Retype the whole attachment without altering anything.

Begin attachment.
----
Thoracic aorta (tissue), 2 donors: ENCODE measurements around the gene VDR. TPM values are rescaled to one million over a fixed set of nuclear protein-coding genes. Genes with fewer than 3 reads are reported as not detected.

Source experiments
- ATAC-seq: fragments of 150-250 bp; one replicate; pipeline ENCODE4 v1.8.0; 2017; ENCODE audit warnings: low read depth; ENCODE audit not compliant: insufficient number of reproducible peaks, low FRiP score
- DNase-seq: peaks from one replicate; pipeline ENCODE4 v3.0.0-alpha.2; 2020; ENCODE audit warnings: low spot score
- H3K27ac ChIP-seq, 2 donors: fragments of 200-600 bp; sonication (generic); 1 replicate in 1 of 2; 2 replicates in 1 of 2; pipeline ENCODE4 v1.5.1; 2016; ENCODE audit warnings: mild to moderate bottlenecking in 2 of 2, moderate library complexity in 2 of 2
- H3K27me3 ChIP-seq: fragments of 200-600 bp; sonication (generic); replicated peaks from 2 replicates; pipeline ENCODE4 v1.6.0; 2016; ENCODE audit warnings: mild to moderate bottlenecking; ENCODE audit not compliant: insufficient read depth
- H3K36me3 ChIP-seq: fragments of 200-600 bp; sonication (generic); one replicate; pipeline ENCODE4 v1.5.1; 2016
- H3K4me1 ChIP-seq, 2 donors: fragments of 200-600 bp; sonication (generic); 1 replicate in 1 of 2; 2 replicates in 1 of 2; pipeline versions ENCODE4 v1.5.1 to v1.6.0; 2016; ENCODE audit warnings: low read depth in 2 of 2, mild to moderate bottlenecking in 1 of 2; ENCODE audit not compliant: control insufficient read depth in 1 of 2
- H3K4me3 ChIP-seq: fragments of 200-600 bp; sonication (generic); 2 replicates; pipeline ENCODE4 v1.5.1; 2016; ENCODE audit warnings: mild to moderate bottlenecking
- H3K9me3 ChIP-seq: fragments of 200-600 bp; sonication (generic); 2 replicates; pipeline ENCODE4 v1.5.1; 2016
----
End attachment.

Thoracic aorta (tissue), 2 donors: ENCODE measurements around the gene VDR. TPM values are rescaled to one million over a fixed set of nuclear protein-coding genes. Genes with fewer than 3 reads are reported as not detected.

Source experiments
- ATAC-seq: fragments of 150-250 bp; one replicate; pipeline ENCODE4 v1.8.0; 2017; ENCODE audit warnings: low read depth; ENCODE audit not compliant: insufficient number of reproducible peaks, low FRiP score
- DNase-seq: peaks from one replicate; pipeline ENCODE4 v3.0.0-alpha.2; 2020; ENCODE audit warnings: low spot score
- H3K27ac ChIP-seq, 2 donors: fragments of 200-600 bp; sonication (generic); 1 replicate in 1 of 2; 2 replicates in 1 of 2; pipeline ENCODE4 v1.5.1; 2016; ENCODE audit warnings: mild to moderate bottlenecking in 2 of 2, moderate library complexity in 2 of 2
- H3K27me3 ChIP-seq: fragments of 200-600 bp; sonication (generic); replicated peaks from 2 replicates; pipeline ENCODE4 v1.6.0; 2016; ENCODE audit warnings: mild to moderate bottlenecking; ENCODE audit not compliant: insufficient read depth
- H3K36me3 ChIP-seq: fragments of 200-600 bp; sonication (generic); one replicate; pipeline ENCODE4 v1.5.1; 2016
- H3K4me1 ChIP-seq, 2 donors: fragments of 200-600 bp; sonication (generic); 1 replicate in 1 of 2; 2 replicates in 1 of 2; pipeline versions ENCODE4 v1.5.1 to v1.6.0; 2016; ENCODE audit warnings: low read depth in 2 of 2, mild to moderate bottlenecking in 1 of 2; ENCODE audit not compliant: control insufficient read depth in 1 of 2
- H3K4me3 ChIP-seq: fragments of 200-600 bp; sonication (generic); 2 replicates; pipeline ENCODE4 v1.5.1; 2016; ENCODE audit warnings: mild to moderate bottlenecking
- H3K9me3 ChIP-seq: fragments of 200-600 bp; sonication (generic); 2 replicates; pipeline ENCODE4 v1.5.1; 2016